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  • Author: Jesús Martínez-Martínez x
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Blanca Roman-Viñas, Fabio Zazo, Jesús Martínez-Martínez, Susana Aznar-Laín and Lluís Serra-Majem

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Jesús Viciana, Daniel Mayorga-Vega and Alejandro Martínez-Baena


Primary and secondary school ages have been considered key moments to address the decrease of moderate-tovigorous physical activity (MVPA). Individual (eg, age, gender, and weight status) and contextual factors (moments of the day) need to be considered for a better explanation of the phenomenon. The quantity and quality of physical activity in Physical Education (PE), school recess (SR), and after school (AS) time need to be taken into account to solve the low levels of MVPA in youth.


A sample of adolescents (N = 231, 14.6 ± 1.2 years old) was studied using accelerometry to determine the objective MVPA level in PE, SR, and AS.


Results indicated statistically significant differences on MVPA between contexts (AS > PE > SR, P < .001) as well as regarding the individual factors: age (older > younger in PE and younger > older in SR time; P < .001), gender (boys > girls in all contexts, P < .001), and weight status (overweight > nonoverweight in AS, P < .01).


Because students did not meet the daily MVPA recommendations, some strategies have been provided in each of the contexts analyzed.

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José Emilio Jiménez-Beatty Navarro, José Luis Graupera Sanz, Jesus Martínez del Castillo, Antonio Campos Izquierdo and María Martín Rodríguez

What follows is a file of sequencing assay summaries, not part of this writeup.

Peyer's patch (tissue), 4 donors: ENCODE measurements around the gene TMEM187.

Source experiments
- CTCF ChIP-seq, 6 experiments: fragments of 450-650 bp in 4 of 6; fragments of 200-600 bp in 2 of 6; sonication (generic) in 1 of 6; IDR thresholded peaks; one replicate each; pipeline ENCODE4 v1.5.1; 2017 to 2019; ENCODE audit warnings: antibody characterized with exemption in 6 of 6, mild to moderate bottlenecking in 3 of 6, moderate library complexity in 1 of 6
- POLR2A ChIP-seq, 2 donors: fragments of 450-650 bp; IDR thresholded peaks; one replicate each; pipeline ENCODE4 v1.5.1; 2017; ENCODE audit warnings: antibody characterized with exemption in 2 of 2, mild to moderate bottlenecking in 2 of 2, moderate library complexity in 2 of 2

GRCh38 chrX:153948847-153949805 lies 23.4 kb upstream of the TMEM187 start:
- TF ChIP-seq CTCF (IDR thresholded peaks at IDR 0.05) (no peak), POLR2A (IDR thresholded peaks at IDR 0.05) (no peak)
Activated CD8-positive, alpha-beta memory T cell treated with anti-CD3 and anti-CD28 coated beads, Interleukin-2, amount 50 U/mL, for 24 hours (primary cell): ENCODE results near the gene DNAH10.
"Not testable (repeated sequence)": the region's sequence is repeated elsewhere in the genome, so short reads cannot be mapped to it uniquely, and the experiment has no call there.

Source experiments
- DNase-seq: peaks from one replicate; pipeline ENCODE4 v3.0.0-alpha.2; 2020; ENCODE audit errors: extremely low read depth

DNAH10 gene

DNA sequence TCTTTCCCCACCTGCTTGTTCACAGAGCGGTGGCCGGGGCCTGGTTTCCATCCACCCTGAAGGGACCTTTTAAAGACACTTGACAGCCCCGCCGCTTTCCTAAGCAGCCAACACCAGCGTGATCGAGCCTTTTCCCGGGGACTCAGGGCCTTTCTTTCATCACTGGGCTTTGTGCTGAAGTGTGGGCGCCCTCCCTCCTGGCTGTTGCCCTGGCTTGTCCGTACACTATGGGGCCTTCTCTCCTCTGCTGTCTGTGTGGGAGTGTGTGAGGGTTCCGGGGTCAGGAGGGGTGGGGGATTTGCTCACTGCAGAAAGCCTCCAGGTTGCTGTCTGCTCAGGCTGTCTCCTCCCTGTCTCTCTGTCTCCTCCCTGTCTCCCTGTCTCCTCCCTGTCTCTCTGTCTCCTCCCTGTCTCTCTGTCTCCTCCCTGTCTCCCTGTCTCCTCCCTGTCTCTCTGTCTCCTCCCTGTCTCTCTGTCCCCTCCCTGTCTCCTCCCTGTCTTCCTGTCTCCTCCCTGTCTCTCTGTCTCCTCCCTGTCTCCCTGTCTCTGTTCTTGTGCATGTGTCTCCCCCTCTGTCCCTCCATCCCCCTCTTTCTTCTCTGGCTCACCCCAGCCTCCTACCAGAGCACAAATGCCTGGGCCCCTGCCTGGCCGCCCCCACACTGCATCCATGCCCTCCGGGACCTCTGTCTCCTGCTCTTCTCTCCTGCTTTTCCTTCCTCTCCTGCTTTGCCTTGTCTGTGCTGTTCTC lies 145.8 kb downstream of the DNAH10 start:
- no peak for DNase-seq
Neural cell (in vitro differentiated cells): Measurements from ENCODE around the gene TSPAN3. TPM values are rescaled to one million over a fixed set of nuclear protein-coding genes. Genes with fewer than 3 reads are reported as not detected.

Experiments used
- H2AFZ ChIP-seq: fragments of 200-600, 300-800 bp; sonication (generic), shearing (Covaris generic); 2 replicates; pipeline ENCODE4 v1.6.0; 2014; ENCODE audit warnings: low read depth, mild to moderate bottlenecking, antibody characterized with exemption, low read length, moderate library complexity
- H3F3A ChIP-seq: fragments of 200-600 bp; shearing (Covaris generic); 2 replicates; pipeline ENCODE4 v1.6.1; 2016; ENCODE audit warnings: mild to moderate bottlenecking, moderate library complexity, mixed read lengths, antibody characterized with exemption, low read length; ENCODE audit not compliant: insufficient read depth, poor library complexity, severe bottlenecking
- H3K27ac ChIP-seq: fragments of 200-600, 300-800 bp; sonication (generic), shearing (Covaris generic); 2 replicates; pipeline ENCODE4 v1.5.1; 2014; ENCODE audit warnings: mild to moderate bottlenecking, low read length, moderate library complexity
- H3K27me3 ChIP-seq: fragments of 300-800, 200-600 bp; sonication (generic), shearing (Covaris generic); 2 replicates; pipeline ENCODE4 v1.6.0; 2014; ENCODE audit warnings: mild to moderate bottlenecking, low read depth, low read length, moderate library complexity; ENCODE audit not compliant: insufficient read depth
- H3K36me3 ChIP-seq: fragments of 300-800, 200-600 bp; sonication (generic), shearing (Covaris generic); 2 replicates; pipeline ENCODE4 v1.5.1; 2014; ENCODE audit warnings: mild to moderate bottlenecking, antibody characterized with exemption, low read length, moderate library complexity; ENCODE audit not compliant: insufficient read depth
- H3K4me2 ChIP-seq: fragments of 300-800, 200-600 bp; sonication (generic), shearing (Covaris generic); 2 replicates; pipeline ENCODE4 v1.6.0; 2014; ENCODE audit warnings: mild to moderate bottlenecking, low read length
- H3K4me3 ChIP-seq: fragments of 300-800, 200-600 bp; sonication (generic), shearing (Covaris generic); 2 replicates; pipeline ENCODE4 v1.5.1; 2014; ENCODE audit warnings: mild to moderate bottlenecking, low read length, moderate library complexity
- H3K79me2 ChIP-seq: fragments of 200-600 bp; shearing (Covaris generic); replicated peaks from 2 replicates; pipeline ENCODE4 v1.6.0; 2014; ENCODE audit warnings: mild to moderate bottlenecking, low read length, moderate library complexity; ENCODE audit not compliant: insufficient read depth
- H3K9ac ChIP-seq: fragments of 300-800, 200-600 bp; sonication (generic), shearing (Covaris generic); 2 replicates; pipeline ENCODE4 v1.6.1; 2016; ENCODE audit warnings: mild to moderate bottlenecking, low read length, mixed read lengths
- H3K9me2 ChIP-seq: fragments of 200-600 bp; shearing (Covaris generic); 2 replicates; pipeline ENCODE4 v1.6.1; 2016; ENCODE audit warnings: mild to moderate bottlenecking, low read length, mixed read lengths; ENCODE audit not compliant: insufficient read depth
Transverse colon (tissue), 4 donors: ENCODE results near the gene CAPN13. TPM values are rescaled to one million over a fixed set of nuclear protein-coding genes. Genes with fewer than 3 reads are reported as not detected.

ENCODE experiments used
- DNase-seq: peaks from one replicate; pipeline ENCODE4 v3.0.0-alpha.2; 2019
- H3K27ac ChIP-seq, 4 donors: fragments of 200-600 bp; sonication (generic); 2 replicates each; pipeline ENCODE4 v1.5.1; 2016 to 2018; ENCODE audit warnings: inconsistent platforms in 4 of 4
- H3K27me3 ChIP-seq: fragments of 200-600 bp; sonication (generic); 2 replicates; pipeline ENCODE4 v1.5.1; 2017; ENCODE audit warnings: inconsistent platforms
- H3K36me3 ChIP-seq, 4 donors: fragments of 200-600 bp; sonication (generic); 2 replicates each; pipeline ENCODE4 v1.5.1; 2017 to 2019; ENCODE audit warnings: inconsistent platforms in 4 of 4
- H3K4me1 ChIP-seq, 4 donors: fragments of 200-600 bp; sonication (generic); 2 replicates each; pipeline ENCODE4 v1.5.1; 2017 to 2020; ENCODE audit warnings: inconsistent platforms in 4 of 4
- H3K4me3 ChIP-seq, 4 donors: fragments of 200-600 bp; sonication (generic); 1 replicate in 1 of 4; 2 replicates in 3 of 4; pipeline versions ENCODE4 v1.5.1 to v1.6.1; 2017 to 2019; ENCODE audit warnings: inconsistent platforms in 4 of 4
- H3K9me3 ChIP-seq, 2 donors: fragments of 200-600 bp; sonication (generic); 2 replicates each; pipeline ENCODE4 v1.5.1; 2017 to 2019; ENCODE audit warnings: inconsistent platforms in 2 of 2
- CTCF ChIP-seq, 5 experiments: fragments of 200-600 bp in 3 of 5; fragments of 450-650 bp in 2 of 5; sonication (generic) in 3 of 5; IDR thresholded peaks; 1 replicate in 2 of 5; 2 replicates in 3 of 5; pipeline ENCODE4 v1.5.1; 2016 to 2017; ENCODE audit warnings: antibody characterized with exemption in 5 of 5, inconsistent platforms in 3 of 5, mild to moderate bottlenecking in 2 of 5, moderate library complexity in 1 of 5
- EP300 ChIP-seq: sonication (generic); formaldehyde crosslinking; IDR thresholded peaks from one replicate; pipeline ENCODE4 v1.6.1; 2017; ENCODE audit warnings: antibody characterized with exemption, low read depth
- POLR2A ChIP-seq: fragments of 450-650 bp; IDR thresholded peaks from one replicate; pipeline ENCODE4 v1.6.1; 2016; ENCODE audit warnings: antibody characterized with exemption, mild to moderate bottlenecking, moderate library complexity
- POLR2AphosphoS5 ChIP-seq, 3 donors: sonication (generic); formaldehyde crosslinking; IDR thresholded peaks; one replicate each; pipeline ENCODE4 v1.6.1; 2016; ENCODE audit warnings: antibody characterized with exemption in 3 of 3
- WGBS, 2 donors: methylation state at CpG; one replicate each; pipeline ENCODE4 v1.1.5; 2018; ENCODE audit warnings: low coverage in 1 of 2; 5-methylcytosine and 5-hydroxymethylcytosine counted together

This study aimed to ascertain by means of a new scale older adults’ motives for engaging in physical activity, in a probability and representative sample of an older urban population. The sample size was 630 older adults, ranging from 65 to 94 years in age, randomly selected using multistage sampling. The participants completed a 17-item questionnaire, as well as answering questions on demographic variables, type of demand for physical activity, and physician’s recommendation. A principal-component analysis was performed. The relationships among the four factors (physical health, social relationships, competence, and physician’s advice) show a clearly motivational structure. Significant relationships have also been found between physician’s recommendation and type of demand. The findings suggest that programs promoting physical activity in older adults should have different characteristics from those aimed at general adult populations.

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Merrill D. Funk, Cindy L. Salazar, Miriam Martinez, Jesus Gonzalez, Perla Leyva, David Bassett Jr. and Murat Karabulut

Fifty-two participants walked on a treadmill at 4.8 km/h for 500 steps while wearing four Samsung Galaxy S4 smartphones on the arm, waist, pocket, and hand while each phone simultaneously ran five popular smartphone apps. Actual steps were measured using a hand tally device. Steps were recorded from each smartphone app and compared to the tally counter using repeated measures analysis of variance (ANOVA) tests, and equivalence testing. Of the 20 step measurements recorded (five apps at four locations), all but four (Accupedo at the arm, waist, and pocket; S-Health at the pocket) produced mean underestimations of step counts. ANOVAs showed significant differences between the phone at the hand location for all apps compared to the tally counter (p < .05); three apps had differences at the waist (p < .01), Runtastic had differences at the arm (p < .001), and no differences occurred between the pocket location and the hand tally counter for any of the apps (p > .05). The 90% confidence interval for all apps, except for G-Fit, fell within the equivalence zone for the phone in the pocket while the phone at the hand location included only S-Health within the equivalence zone. Using a Samsung Galaxy S4 smartphone to measure steps at a 4.8 km/h walking pace while carrying the phone in the hand may produce significant errors. However, using the S-Health app while carrying a phone in the pocket appears to provide the most accurate step count in a controlled environment.